What is Public Health?

What is Public Health?

Most of us don’t think twice about public health when we drink clean water from the tap, latch our seatbelt, or visit the doctor for a flu shot. Public health professionals work to improve all facets of daily living that we often take for granted. Protecting communities and preventing illness are the ultimate outcomes in the world of public health.

Public health is an interesting combination of five core areas of study: Biostatistics; Epidemiology; Environmental and Occupational Health; Management, Policy and Community Health; and Health Promotion and Behavioral Sciences.

A biostatistician uses data to forecast trends and predict outcomes. Epidemiologists look at the root cause of disease, why it effects certain populations and how disease can be prevented. Environmental and occupational public health workers examine how to make our living and working areas safer. Policy experts work to ensure lawmakers, businesses and scientists work together to protect people, communities and nations. Health promotion and behavioral scientists study how our decisions good or bad affect our lives as we age.

A background in public health can be the springboard for a diverse and fulfilling career. Visit thisispublichealth.org, whatispublichealth.org or apha.org for more information.

The Ten Essential Public Health Services*

  • Monitor health status to identify community health problems
  • Diagnose and investigate health problems and health hazards in the community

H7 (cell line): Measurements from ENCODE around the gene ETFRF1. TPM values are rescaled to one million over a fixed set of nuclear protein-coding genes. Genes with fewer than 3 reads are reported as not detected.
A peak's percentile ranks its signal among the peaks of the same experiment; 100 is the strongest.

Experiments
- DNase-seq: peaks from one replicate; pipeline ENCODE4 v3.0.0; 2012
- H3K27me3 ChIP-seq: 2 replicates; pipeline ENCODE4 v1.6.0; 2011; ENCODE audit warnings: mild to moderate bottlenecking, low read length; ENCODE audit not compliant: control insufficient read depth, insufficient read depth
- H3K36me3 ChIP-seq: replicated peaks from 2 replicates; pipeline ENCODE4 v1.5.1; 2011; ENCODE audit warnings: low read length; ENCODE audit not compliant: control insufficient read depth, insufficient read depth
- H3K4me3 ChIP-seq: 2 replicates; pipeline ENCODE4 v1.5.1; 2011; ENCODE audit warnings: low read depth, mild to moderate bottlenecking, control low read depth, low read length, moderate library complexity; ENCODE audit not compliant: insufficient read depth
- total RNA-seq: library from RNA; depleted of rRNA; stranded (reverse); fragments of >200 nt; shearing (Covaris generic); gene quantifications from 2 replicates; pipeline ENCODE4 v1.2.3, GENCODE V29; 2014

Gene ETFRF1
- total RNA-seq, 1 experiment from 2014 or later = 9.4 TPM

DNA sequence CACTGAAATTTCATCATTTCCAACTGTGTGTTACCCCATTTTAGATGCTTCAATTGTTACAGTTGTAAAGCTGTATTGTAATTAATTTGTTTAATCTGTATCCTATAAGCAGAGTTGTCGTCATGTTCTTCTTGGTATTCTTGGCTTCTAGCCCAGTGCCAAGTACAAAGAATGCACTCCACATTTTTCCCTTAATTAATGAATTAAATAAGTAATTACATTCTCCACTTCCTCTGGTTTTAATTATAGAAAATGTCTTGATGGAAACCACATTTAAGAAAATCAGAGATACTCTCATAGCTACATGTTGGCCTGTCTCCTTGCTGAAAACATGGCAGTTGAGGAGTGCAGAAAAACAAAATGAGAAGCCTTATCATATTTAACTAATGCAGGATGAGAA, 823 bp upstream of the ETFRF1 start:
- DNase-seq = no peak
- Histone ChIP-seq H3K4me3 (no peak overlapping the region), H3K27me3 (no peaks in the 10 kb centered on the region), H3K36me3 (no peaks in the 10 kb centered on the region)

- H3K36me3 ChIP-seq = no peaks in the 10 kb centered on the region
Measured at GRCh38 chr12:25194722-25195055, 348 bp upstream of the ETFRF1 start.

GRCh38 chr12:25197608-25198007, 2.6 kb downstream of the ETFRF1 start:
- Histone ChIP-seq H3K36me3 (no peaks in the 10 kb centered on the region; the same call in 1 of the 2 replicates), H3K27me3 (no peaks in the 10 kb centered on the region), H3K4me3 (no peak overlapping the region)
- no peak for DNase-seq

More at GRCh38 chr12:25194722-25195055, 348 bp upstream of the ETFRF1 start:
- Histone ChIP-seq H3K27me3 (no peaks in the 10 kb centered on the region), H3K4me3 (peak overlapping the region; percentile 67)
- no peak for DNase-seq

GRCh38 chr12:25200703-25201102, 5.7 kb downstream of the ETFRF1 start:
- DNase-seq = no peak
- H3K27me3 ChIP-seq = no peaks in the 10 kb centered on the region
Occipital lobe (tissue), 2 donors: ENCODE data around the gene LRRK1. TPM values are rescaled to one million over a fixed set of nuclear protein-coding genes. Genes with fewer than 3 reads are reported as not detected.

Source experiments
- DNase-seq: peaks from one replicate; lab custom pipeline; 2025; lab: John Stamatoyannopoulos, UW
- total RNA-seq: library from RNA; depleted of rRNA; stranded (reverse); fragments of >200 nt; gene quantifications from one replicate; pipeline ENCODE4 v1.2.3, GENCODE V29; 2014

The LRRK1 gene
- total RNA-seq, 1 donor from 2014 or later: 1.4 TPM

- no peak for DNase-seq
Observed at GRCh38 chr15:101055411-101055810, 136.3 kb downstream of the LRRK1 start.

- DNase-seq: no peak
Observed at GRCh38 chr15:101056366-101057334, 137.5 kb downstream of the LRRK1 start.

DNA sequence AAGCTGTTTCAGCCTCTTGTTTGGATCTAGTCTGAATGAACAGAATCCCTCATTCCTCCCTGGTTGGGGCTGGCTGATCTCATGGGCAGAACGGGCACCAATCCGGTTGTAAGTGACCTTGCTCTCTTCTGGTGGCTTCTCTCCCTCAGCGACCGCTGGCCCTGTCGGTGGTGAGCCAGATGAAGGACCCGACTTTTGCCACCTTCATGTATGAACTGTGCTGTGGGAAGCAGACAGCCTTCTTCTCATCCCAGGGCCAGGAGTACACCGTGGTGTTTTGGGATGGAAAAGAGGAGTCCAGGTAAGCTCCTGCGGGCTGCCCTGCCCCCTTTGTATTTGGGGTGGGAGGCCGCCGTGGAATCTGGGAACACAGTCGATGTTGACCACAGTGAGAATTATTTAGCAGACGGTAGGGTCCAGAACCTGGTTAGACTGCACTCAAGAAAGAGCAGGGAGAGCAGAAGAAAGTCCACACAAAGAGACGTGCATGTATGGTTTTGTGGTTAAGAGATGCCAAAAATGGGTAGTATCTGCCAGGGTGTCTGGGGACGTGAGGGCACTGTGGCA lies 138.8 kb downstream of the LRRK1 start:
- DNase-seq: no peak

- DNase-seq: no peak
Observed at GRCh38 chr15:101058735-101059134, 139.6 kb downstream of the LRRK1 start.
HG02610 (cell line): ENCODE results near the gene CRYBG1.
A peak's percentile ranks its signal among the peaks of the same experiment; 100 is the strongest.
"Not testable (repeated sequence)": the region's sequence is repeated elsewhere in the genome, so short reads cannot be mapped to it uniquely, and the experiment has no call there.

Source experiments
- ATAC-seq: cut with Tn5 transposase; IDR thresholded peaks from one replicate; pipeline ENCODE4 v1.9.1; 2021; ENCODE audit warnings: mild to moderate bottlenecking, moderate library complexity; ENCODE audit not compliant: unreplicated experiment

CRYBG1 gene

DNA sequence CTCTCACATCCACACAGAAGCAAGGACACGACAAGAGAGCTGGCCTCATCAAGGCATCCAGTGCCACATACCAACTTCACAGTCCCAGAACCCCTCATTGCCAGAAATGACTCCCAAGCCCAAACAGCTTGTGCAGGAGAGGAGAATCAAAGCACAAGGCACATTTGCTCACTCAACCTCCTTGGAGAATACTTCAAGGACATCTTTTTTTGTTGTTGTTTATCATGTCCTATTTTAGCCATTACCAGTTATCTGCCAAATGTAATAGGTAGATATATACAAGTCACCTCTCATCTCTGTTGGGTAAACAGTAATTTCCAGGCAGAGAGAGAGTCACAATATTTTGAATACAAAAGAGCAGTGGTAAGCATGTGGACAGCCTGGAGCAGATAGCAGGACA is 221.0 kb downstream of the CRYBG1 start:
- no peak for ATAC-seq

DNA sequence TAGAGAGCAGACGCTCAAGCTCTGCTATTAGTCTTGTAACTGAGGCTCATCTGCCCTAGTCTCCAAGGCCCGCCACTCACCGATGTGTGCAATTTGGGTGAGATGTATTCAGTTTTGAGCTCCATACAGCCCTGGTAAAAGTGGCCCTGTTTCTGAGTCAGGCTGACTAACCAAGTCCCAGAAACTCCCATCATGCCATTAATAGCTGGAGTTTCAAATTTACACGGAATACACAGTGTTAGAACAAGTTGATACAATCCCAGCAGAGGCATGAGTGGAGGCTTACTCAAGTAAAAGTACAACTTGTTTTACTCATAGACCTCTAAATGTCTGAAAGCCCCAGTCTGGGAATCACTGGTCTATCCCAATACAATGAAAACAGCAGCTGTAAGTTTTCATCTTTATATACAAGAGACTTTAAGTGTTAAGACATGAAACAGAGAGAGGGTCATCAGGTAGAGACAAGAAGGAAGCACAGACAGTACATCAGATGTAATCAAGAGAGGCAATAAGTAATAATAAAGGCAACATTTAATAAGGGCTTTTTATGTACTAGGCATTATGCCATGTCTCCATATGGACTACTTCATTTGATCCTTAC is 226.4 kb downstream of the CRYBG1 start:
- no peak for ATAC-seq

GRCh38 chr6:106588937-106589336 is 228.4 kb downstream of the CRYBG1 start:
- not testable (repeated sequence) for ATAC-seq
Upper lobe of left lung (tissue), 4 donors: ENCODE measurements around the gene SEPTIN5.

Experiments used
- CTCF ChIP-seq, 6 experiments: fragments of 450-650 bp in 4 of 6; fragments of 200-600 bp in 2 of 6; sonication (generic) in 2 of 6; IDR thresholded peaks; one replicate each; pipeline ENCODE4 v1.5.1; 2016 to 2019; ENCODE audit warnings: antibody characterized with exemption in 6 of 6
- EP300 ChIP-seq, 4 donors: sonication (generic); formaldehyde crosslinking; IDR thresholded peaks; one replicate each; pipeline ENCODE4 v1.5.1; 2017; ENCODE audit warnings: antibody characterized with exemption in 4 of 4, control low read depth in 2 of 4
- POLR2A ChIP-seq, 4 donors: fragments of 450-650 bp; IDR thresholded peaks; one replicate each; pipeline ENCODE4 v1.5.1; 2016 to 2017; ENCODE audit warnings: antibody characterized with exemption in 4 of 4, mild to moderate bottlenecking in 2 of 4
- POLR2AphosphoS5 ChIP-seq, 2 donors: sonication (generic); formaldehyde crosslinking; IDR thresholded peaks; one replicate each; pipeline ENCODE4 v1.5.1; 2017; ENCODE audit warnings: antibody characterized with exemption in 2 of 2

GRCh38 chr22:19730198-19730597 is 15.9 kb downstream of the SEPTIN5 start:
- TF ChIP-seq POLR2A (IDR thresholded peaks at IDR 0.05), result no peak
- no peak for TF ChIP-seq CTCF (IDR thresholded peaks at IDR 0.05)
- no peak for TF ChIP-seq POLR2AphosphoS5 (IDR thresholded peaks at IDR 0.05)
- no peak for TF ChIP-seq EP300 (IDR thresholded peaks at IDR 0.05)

• Inform, educate, and empower people about health issues
  • Mobilize community partnerships to identify and solve health problems
  • Develop policies and plans that support individual and community health efforts
  • Enforce laws and regulations that protect health and ensure safety
  • Link people to needed personal health services and assure the provision of health care when otherwise unavailable
  • Assure a competent public health and personal health care workforce
  • Evaluate effectiveness, accessibility, and quality of personal and population-based health services
  • Research for new insights and innovative solutions to health problems

*Adopted: Fall 1994, Source: Public Health Functions Steering Committee, Members (July 1995): American Public Health Association, Association of Schools of Public Health, Association of State and Territorial Health Officials, Environmental Council of the States, National Association of County and City Health Officials, National Association of State Alcohol and Drug Abuse Directors, National Association of State Mental Health Program Directors, Public Health Foundation, U.S. Public Health Service –Agency for Health Care Policy and Research, Centers for Disease Control and Prevention, Food and Drug Administration, Health Resources and Services Administration, Indian Health Service, National Institutes of Health, Office of the Assistant Secretary for Health Substance Abuse and Mental Health Services Administration